Anoma, headed by EDIDA-winning Indian artist Ruchika Grover, is a product design studio that explores the potential of natural stone. Its surfaces, sculptures, and installations, are created through a unique process, which combines digital manufacturing and traditional hand craftsmanship.
Grover usually begins by illustrating rough concepts on paper. She is continually inspired by natural forms and textures which manifest strongly in Anoma’s work. For example, the studio’s Foliage collection of surfaces highlights the often overlooked vein patterns on leaves. During its conceptualization, six species of plants were shortlisted – the Bodhi, the Maple, the Monstera, the Birch, the Elm, and the Lily – and samples of their leaves were three-dimensionally mapped in the studio. Next, informed by extensive botanical studies, Grover interpreted the natural vein networks into subtle patterns, sizably scaling them up in order to bring them into focus.
Once the two-dimensional drawing takes shape, the process moves to computer-aided modeling where precise measurements are determined and intricate details are added; lines are extruded and accorded heights and depths, while edges are beveled. Next, several prototypes are developed over a period of four to six months; a range of patterns (varying depths and sizes), materials (limestone, granite, and marble etc.), and tools are employed in an effort to gauge what works best. This involves dimensions being translated into manufacturing directives and being fed into a Computer Numerical Controlled (CNC) milling machine.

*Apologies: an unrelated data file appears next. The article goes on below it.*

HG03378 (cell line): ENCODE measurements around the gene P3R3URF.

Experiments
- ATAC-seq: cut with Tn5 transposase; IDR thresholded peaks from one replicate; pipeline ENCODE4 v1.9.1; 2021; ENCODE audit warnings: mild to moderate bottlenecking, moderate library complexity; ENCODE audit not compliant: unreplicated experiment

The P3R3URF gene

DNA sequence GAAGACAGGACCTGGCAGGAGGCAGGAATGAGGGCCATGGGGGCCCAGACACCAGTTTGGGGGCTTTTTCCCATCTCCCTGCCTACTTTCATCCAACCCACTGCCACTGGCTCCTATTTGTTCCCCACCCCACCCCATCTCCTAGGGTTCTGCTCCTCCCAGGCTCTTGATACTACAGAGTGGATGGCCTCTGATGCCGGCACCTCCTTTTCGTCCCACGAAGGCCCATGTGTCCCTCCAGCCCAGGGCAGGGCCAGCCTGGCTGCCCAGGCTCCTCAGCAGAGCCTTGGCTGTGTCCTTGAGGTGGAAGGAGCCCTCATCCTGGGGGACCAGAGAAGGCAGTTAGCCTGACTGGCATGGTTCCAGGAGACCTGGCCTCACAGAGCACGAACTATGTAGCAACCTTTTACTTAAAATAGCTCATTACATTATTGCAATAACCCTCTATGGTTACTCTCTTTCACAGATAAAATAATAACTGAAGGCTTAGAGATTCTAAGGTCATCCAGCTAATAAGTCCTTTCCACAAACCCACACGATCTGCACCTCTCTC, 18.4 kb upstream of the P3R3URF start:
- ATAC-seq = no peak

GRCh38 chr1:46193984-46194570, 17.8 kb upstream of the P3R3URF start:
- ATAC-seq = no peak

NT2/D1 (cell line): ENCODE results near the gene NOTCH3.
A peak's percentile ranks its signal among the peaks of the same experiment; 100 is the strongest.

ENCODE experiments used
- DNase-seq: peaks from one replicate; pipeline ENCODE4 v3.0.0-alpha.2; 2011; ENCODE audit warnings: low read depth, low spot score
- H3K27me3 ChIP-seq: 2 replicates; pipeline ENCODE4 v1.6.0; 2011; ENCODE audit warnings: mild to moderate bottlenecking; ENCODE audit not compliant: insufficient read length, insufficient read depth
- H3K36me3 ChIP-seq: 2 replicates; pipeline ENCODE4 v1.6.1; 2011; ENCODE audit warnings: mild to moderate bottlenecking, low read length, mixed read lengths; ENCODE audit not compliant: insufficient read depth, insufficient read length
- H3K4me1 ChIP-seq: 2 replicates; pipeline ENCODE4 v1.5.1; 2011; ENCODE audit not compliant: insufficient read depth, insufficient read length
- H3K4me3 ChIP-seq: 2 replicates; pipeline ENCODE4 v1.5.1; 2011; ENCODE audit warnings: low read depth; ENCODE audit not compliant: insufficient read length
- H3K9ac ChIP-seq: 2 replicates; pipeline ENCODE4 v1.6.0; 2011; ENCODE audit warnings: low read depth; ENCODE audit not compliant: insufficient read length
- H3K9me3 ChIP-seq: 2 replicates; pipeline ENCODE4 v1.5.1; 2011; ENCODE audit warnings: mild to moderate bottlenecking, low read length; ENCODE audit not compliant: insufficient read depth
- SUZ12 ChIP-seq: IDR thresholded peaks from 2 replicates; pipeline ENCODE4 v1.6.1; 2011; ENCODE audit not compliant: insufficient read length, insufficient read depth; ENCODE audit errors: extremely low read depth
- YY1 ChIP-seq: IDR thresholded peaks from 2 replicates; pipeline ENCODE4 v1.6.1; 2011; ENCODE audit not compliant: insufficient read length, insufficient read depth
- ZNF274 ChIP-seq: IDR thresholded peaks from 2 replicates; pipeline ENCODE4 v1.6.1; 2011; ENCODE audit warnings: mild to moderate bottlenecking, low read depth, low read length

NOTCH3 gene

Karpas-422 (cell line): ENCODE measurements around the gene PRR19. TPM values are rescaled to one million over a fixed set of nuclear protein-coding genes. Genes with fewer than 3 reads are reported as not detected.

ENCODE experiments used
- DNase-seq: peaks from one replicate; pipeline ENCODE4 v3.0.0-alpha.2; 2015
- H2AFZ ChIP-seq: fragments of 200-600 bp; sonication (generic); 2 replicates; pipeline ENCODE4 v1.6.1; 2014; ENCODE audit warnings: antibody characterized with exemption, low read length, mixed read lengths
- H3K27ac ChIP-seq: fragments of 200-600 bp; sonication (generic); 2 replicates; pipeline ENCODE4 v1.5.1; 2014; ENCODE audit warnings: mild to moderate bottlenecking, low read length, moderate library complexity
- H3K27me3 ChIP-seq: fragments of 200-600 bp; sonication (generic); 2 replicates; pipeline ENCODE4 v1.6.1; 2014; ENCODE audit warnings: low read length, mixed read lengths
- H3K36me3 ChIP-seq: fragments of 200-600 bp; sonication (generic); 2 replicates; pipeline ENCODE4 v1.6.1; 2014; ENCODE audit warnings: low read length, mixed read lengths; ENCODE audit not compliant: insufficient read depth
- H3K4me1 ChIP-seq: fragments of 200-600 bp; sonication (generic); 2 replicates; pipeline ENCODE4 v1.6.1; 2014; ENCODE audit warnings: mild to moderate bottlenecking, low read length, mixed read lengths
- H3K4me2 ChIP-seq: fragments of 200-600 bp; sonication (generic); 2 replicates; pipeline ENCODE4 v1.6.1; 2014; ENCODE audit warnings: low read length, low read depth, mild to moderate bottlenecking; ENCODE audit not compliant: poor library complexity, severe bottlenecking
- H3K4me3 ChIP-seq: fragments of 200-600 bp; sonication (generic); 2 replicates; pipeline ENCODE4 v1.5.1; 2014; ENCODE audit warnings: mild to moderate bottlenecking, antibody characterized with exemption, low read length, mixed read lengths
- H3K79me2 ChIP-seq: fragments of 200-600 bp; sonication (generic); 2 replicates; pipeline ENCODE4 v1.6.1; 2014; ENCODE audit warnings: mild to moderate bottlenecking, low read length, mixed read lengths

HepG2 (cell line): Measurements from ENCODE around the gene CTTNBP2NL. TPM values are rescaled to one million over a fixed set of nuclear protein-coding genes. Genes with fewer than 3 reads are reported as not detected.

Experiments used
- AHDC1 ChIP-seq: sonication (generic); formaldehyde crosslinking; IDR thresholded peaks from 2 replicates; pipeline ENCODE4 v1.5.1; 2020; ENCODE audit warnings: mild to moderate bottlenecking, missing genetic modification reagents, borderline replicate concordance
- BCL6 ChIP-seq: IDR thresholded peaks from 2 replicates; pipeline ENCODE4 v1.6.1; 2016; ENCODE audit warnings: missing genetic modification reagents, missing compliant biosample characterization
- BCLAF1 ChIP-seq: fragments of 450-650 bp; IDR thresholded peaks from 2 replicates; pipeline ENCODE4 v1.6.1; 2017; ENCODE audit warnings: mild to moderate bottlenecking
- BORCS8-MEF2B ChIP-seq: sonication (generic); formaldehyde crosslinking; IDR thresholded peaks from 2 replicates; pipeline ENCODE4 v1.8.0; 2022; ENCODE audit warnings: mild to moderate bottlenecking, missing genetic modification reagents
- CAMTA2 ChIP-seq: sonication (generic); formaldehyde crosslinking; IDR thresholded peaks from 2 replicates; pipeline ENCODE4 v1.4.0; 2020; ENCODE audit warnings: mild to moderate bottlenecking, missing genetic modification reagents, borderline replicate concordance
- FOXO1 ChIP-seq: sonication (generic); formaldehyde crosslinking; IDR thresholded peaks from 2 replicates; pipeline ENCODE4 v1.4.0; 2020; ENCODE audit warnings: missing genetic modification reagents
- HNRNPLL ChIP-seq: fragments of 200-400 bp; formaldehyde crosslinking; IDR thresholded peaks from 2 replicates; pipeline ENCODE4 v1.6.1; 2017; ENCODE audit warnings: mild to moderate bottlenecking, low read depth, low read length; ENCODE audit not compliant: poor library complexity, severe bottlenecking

After the base stone is positioned and clamped in place on the CNC machine bed, a rotating, cylindrical tool performs cutting and drilling operations in accordance with the directives that are fed in. The cutting tool, diamond or carbide-tipped, can move along multiple axes, while the base stone too is often moved across the milling bed in different directions. The milling process generates a lot of heat. Recycled water is, therefore, circulated to regulate the temperature of the cutting tool and the base stone. This helps avoid rapid tool wearing and unwanted thermal expansion of the stone.
The process, however, does not end there: the surfaces are finally finished by hand. Skilled artisans carve intricate textures into the stone using a variety of techniques – chipping, sanding, and shot-blasting. This last step helps add a human touch to a predominantly digitally-fabricated product.
Most of Anoma’s products can be used both indoors and outdoors to enhance the spatial atmosphere. Its surfaces are available in modular panels measuring 24" x 24" and 24" x 48" in three minimal material choices – Graphite Grey Granite, Crèma Limestone, and Pristine White Marble. The patterns, however, are customizable and can be interpreted to suit specific project requirements: the studio works with architects and designers to create customized installations across a variety of scales and typologies.
Take a look at the manufacturing process in the video below.